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Inspection carried out on 17 December 2020

During an inspection looking at part of the service

Highmarket House accommodates up to 73 people in one adapted building. The service supports older

people and younger adults with a range of conditions and includes support for people living with dementia. At the time of the inspection there were 38 people using the service.

We found the following examples of good practice.

Entry to the building was well managed, visitors temperatures were taken and identities recorded.

The management of waste PPE (personal protective equipment) was safe and well organised.

Robust cleaning schedules were clearly displayed for staff and conducted by an excellent housekeeping team.

We were assured that this service met good infection prevention and control guidelines as a designated care setting.

The provider worked closely with the registered manager to ensure safety of people living at the service.

They would only allow a new admission after a confirmed negative result of the Covid-19 test of a person.

For people living with dementia, social distancing was difficult. However, staff had taken steps that supported people with social distancing where ever possible.

The management were aware of zoning guidelines and had implemented them effectively where practicable.

The provider ensured there was a sufficient stock of personal protective equipment (PPE) and the vetted

supplier ensured it complied with the quality standards. Staff had infection control training and understood the correct donning and doffing procedure.

People were supported by a stable and committed team of staff whom they knew well. This helped people to recognize the individual staff with the need to wear face masks.

Staff were well supported and praised the management team, comments included; "We are looked after and supported by the management.”

The provider considered risks and impact of the inspection on the individual staff members, this included around their health conditions as well as their caring responsibilities.

Regular testing for Covid-19 had recently been introduced for both people living at the service and the staff.

There was a comprehensive contingency plan what to do in case of an outbreak and this plan had been successfully implemented.

The provider ensured people's relatives were able to get in touch with people, for example by using

technology.

Further information is in the detailed findings below.

Inspection carried out on 14 May 2018

During a routine inspection

The inspection was carried out on 14 May 2018 and was unannounced. Highmarket House is a newly registered purpose built residential care home. This was our first inspection of the service and we rated the service as ‘Good’ overall.

People in care homes receive accommodation and nursing or personal care as single package under one contractual agreement. CQC regulates both the premises and the care provided, and both were looked at during this inspection.

Highmarket House accommodates up to 73 people in one adapted building. The service supports older people and younger adults with a range of conditions and includes support for people living with dementia. At the time of the inspection there were 17 people using the service.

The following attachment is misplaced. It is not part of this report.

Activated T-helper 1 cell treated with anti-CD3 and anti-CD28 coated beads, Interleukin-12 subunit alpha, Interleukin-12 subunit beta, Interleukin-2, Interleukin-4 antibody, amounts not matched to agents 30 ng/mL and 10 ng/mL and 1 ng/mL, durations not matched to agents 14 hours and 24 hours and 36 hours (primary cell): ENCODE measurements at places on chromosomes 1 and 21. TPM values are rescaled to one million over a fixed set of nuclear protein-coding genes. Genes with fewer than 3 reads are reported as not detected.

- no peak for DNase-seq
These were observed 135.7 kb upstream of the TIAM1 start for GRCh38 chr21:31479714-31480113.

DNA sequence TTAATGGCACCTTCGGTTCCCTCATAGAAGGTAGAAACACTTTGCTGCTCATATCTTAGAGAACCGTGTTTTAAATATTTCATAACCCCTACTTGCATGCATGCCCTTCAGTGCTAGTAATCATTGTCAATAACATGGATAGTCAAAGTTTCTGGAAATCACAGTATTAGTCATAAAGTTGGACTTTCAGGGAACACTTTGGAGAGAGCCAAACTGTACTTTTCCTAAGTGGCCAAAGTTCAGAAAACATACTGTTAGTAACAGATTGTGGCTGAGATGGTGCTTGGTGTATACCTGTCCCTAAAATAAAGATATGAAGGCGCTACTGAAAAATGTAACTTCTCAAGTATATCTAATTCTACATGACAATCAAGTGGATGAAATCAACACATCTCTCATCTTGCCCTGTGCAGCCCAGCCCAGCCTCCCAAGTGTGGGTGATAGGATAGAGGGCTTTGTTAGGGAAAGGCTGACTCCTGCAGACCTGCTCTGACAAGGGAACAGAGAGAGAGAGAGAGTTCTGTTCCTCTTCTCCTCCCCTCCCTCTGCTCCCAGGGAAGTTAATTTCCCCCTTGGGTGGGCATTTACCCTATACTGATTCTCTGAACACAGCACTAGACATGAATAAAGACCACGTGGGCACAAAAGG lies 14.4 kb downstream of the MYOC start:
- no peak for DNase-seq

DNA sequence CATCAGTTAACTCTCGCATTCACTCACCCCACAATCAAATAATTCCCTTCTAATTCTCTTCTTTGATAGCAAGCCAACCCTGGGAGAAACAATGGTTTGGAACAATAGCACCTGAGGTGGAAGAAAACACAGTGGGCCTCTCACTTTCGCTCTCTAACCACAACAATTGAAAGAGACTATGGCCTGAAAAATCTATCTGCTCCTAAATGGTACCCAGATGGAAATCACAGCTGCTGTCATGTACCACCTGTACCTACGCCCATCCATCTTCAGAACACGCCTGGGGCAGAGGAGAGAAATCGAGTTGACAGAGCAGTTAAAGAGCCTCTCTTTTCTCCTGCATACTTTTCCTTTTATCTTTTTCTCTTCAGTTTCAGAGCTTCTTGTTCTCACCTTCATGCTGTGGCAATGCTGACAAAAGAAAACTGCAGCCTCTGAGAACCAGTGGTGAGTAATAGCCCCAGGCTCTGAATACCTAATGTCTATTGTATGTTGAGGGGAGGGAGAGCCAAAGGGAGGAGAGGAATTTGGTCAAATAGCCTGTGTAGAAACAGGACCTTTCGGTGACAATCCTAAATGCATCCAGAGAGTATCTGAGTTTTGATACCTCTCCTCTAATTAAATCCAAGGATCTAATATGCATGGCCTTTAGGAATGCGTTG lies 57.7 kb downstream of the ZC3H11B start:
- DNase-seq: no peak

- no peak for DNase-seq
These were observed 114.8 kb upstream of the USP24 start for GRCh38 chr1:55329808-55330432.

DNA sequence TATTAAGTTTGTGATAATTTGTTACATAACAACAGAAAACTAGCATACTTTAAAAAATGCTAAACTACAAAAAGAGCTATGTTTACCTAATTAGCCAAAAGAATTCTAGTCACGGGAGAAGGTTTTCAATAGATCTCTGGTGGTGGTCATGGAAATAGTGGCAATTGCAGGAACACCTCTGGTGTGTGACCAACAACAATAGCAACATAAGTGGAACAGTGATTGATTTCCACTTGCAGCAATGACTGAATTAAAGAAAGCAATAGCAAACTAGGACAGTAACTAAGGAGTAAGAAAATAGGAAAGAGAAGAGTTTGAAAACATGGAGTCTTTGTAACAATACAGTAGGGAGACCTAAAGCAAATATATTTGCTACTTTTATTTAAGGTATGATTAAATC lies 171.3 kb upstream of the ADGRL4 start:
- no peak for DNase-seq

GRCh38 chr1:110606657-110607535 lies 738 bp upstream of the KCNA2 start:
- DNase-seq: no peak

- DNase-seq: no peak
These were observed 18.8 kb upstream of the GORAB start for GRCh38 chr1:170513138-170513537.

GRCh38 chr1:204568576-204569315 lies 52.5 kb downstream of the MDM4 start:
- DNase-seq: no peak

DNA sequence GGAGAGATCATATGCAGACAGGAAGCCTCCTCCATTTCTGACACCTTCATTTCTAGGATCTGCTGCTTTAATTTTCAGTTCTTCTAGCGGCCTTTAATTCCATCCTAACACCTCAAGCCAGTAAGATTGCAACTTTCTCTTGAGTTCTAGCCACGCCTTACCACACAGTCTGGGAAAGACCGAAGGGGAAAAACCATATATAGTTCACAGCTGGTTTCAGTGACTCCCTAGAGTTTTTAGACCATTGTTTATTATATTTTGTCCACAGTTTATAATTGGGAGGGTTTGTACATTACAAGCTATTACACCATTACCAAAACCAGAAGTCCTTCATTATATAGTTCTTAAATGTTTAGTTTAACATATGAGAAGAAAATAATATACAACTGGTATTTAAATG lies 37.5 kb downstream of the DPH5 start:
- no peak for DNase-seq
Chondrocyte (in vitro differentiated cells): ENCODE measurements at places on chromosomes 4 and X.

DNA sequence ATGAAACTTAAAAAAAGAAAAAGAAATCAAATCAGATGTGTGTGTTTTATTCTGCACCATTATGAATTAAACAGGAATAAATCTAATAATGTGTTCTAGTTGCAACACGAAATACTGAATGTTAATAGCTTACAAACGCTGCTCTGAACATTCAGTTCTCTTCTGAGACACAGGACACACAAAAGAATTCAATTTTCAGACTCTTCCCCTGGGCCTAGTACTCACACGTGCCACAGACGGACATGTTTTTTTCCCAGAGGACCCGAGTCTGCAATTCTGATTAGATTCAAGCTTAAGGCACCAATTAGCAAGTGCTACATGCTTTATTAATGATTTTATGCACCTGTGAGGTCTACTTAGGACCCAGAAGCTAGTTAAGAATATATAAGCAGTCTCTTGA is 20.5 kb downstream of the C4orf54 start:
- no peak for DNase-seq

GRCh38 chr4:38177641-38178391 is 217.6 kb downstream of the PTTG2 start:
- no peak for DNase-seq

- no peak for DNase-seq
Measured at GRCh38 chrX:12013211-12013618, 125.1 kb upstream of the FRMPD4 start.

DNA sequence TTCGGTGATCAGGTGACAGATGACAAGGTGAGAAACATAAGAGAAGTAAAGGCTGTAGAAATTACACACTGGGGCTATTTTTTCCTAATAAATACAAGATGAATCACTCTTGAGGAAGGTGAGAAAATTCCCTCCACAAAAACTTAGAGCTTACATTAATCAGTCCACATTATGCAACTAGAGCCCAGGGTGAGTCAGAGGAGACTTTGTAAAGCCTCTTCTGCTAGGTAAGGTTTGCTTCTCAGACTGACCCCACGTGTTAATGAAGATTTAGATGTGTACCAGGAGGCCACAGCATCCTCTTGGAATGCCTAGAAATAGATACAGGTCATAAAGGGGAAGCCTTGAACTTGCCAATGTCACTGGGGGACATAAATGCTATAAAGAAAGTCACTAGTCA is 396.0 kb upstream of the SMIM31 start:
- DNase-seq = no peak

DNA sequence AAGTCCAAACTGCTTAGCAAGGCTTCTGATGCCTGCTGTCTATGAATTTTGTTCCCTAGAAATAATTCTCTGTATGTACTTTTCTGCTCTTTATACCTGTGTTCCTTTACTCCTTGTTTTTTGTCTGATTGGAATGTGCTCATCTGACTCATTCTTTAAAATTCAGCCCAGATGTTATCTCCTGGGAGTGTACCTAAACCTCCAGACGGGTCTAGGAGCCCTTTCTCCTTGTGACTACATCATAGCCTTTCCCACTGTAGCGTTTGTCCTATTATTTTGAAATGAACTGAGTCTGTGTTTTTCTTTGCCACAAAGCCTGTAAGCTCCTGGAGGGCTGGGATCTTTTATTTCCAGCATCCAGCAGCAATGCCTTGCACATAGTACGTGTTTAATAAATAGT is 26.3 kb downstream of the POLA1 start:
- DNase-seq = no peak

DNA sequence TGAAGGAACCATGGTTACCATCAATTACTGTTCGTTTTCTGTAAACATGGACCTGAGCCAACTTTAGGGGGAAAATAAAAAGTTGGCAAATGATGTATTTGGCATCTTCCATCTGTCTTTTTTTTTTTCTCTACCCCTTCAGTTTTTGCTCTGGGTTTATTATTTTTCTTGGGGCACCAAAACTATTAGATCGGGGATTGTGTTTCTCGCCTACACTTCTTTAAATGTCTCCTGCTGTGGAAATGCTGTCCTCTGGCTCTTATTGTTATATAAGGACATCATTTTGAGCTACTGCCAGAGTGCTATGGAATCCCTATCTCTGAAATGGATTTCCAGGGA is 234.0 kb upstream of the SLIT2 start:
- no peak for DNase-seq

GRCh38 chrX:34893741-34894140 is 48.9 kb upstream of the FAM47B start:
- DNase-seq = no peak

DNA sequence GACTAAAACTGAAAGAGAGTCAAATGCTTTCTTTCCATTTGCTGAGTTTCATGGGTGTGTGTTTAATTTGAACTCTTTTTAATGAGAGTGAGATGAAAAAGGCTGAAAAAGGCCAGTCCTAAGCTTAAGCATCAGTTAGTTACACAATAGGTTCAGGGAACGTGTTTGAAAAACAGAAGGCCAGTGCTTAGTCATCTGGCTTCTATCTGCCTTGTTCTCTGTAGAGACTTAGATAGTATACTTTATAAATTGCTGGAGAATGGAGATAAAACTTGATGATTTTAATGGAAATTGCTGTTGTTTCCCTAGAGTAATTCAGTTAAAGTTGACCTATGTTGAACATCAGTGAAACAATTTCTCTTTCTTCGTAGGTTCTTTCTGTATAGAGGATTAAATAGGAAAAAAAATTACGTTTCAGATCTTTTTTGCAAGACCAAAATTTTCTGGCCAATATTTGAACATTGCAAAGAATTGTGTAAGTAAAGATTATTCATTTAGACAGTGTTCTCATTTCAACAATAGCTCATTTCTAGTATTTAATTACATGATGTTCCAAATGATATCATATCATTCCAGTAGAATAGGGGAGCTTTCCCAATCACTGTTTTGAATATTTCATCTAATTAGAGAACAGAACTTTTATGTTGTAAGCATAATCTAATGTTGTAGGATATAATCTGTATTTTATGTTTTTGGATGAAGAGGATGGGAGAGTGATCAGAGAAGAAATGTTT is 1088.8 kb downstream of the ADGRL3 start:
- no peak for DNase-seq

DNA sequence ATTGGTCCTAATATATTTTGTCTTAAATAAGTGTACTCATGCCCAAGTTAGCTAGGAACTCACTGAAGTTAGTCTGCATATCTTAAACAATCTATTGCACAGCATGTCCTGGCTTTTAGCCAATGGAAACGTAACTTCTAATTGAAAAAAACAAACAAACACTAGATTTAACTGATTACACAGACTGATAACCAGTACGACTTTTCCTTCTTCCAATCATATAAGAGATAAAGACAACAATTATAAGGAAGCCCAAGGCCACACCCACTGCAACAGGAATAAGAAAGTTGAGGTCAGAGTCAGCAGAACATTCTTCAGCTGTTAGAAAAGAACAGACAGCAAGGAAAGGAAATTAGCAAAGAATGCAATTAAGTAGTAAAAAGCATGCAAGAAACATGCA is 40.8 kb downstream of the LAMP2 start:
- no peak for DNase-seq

There was a registered manager in post. A registered manager is a person who has registered with the Care Quality Commission to manage the service. Like registered providers, they are 'registered persons'. Registered persons have legal responsibility for meeting the requirements in the Health and Social Care Act 2008 and associated Regulations about how the service is run.

Throughout the inspection there was a cheerful, relaxed atmosphere. We saw many kind and caring interactions which valued people as unique individuals. The registered manager led by example, promoting a positive, person-centred culture. Staff knew people well and had developed positive relationships.

People enjoyed a range of activities both inside and outside the service. Staff used their knowledge of people's life histories and likes to ensure activities met their individual needs.

Staff were well supported and felt valued. Staff completed a range of training and development activities to ensure they had the skills and knowledge to meet people's needs.

People were supported to have maximum choice and control of their lives and staff supported them in the least restrictive way possible; the policies and systems in the service supported this practice.

People received food and drink to meet their dietary needs and made choices from a varied menu. Where people were at risk of malnutrition this was identified and steps taken to minimise the risk.

Care plans were person-centred and gave clear guidance to staff in how people wished their care needs to be met. Care plans were developed with people and relevant others to identify how people wished their care needs to be met. The service was responsive to people's changing needs.

Risks to people were assessed and there were plans in place to manage the risks. Medicines were managed safely and staff responsible for administering medicines were trained and their competencies regularly assessed.

The registered manager ensured there were sufficient staff to meet people's needs and staff had time to spend chatting with people and time to take them out.